Developing effective landing pages for financial inbound marketing

Hayley Dawson

Senior Account Manager

Posted on September 19, 2016

If like us, you’ve been busy growing your inbound marketing, it’s likely that you’ve created landing pages on your website encouraging visitors to do something in exchange for their contact details.

We all know that lead generation is vital for a thriving business, and great content is increasingly agreed to be the most effective way to convert interest into a tangible, quality business prospect.  Over 75% of financial marketers say the primary purpose of their content is now to generate leads.

Landing pages give us an easy, targeted way to do exactly that. Downloading white papers, signing up to free trials, watching a webinar, or requesting a demo are all simple, creative ways you can hone in on what interests your market and receive valuable information in return.

However, deciding to use landing pages is only the beginning. Are you using them enough and, when you create them, are you focusing on the right things?

The organic and paid search landscapes are only going to get more competitive. Now’s the time to increase the time and spending you invest in your landing pages to ensure that, firstly, those pages continue to retain good search engine rankings and that, even more importantly, those pages work hard to convert as many visitors as possible into leads.


Here’s how to do it:

1. Research your baseline

Before you try and improve your landing pages, you need a baseline to work from.

Google Analytics tracks a page’s performance, such as page visits, page bounce rate, time spent on page and the number of form submissions. Look at how your page is performing now so you can see what you need to build on.

2. Check how it compares

Success is always relative, so once you know your numbers, it’s equally important to have some industry averages to compare your performance against.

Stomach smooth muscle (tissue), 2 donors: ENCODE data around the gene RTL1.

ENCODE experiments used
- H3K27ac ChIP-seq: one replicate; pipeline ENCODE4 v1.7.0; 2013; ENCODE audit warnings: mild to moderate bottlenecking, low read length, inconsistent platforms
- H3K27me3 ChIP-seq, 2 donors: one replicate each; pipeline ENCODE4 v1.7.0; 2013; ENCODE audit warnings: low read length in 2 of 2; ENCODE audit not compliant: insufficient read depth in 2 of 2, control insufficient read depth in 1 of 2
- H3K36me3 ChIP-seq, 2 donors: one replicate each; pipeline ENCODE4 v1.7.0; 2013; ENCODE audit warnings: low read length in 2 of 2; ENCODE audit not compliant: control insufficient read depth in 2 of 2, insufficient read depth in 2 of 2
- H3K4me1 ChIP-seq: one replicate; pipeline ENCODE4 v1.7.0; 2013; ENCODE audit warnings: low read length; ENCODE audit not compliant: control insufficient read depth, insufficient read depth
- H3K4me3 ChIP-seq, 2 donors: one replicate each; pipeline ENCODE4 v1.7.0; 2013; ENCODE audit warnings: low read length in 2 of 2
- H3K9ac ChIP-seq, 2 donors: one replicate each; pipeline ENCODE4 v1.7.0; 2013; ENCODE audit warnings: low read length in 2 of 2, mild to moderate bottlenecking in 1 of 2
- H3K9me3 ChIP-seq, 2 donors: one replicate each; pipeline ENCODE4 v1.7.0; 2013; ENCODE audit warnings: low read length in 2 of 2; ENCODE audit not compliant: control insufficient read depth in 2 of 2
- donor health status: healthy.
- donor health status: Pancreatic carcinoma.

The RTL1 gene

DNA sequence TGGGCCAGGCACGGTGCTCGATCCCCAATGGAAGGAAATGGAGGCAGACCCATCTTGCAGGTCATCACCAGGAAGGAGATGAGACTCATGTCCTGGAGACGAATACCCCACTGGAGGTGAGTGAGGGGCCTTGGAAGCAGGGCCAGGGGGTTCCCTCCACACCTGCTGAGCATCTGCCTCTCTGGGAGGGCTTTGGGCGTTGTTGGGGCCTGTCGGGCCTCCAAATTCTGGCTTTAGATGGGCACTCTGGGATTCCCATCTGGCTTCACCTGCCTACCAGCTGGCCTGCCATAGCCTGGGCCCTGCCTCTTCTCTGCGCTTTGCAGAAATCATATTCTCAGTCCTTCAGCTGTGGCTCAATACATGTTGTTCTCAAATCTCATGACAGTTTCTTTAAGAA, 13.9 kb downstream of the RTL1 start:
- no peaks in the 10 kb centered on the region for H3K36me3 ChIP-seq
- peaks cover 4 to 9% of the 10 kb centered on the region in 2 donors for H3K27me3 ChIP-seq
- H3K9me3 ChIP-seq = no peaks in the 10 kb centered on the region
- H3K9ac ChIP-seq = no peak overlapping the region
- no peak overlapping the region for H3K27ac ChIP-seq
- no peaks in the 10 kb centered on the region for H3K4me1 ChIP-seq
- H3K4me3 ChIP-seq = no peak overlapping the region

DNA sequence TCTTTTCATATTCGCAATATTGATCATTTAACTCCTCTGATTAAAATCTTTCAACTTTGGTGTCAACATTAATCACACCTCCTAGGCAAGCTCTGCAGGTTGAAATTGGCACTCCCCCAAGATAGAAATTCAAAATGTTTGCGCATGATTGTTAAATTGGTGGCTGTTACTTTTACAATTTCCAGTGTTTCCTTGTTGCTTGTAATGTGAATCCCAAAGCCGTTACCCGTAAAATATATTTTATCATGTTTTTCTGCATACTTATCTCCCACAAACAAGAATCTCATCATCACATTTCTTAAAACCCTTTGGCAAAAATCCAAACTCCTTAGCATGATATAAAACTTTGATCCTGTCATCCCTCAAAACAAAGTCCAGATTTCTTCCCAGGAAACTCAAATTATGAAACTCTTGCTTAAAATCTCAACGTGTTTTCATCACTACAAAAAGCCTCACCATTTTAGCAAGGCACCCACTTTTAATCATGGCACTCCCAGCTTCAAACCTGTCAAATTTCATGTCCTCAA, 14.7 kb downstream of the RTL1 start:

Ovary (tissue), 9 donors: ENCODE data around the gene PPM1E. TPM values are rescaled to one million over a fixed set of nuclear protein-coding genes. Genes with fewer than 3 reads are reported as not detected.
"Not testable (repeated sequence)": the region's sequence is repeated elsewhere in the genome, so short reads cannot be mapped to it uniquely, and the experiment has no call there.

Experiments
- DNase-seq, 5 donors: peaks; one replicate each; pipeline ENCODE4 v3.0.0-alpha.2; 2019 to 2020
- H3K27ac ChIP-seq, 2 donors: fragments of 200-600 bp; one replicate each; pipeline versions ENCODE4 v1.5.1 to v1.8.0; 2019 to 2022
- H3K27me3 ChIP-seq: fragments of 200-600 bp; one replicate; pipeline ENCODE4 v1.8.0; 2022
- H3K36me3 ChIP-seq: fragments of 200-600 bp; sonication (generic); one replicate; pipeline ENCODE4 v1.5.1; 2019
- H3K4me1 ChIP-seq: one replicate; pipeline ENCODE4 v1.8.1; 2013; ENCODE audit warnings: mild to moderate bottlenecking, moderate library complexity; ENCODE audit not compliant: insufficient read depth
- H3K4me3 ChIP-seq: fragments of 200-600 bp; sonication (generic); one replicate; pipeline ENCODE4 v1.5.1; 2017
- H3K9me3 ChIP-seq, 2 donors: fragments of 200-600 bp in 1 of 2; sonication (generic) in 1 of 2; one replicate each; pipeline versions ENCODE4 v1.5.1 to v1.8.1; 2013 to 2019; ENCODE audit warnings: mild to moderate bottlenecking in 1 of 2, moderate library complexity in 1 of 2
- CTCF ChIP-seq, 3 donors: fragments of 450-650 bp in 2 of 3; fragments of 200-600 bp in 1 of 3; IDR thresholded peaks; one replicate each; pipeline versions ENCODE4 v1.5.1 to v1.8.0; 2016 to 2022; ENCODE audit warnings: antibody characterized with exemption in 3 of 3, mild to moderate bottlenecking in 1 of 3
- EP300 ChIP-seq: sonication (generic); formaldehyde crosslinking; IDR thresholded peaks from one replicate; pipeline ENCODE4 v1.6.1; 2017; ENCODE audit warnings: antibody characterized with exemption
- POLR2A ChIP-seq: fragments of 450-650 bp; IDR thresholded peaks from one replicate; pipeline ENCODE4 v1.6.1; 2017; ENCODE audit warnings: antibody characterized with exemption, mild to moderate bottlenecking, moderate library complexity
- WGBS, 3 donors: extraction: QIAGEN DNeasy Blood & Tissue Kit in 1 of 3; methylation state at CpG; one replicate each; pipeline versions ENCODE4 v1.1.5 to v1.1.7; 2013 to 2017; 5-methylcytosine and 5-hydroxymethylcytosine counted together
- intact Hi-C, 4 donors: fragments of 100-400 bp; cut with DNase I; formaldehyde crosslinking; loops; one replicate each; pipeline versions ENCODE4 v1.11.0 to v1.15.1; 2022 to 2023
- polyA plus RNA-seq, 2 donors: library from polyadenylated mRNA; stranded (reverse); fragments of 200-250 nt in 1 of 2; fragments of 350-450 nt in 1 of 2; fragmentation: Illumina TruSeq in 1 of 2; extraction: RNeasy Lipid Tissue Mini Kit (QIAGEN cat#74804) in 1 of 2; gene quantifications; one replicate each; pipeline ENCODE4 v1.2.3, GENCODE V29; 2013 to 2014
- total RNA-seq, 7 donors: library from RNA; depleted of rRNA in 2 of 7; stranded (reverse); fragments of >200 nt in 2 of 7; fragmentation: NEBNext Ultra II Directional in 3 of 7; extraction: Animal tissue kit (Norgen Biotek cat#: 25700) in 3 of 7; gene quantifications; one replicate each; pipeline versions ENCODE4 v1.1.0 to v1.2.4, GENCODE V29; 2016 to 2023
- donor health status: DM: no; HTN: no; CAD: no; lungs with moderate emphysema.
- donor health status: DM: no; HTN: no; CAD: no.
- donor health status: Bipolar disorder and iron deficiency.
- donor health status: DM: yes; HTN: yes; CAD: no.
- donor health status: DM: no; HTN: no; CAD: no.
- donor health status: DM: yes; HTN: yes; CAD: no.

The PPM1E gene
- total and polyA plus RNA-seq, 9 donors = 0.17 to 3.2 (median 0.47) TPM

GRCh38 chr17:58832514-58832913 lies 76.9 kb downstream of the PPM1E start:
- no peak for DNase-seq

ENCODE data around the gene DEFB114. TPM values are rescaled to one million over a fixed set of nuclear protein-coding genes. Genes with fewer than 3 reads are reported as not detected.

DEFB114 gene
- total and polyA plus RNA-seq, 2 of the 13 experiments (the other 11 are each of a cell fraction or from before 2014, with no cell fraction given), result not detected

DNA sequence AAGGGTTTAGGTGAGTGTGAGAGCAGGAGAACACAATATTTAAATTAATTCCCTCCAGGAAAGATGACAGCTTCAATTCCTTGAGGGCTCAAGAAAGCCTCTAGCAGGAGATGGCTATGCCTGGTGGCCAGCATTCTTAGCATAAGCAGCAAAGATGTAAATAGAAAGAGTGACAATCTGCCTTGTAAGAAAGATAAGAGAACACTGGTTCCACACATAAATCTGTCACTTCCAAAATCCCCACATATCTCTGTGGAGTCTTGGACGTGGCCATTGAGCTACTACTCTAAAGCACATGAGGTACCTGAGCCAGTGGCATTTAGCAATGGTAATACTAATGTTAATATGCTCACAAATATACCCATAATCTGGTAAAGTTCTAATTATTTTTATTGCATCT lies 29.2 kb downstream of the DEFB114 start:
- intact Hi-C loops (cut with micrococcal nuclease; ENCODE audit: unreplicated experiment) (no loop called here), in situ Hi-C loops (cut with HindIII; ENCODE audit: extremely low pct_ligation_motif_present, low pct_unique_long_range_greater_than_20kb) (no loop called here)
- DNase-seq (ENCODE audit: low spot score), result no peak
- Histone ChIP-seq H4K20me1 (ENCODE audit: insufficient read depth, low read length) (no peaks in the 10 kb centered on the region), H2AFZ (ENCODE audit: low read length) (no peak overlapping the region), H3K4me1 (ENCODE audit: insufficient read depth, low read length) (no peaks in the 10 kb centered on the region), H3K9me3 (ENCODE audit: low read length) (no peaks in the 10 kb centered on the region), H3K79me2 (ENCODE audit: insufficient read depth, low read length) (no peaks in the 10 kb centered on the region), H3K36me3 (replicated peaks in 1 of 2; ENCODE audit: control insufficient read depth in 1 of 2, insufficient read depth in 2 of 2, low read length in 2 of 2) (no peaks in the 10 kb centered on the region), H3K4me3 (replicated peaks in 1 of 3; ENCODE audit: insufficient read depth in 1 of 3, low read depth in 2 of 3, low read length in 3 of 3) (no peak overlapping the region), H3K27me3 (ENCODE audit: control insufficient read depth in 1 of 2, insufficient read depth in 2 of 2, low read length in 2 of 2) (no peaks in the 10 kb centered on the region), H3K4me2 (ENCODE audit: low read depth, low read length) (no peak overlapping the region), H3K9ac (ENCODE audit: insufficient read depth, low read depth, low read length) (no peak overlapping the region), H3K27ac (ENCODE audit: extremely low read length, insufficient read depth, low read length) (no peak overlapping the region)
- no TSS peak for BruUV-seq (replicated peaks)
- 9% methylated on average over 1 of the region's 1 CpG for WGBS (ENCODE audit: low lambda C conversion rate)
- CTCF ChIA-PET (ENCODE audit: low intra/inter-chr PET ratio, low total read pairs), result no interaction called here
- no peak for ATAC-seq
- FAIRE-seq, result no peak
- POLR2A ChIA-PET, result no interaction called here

Below are the average landing page conversion rates for the financial and insurance sector. This will help you know what to aim for, and what you should try and beat!

  • Average conversion rate 3.32%
  • Average conversion rate on desktop 3.72%
  • Average conversion rate on tablet 2.99%
  • Average conversion rate on mobile 2.37%
  • Average site-wide bounce rate 53%
  • Average session duration 00:02:41

3. Remove your navigation bar

When a visitor lands on your landing page, the only thing we need to achieve at that moment is the conversion you have planned. Removing the navigation bar removes all distractions and, hopefully, keeps them exactly where they need to be.

Landing pages need to be dead-ends. Once a visitor has filled in their details, you can redirect them to a thank you page that includes the navigation bar again so they can access the rest of your website.

4. Make your copy clear and compelling

Even if you’ve got everything else right, if your copy isn’t persuasive, it’s unlikely your visitor will be motivated to take action.

HubSpot often talks about the blink test: they’ve found that you only have a ‘blink’ window of 3-5 seconds during which a visitor will judge the page they land on and decide if they want to stay there or abandon ship. Readers need to know in an instant what the page is about, what they’re going to receive, and why it’s worth their while.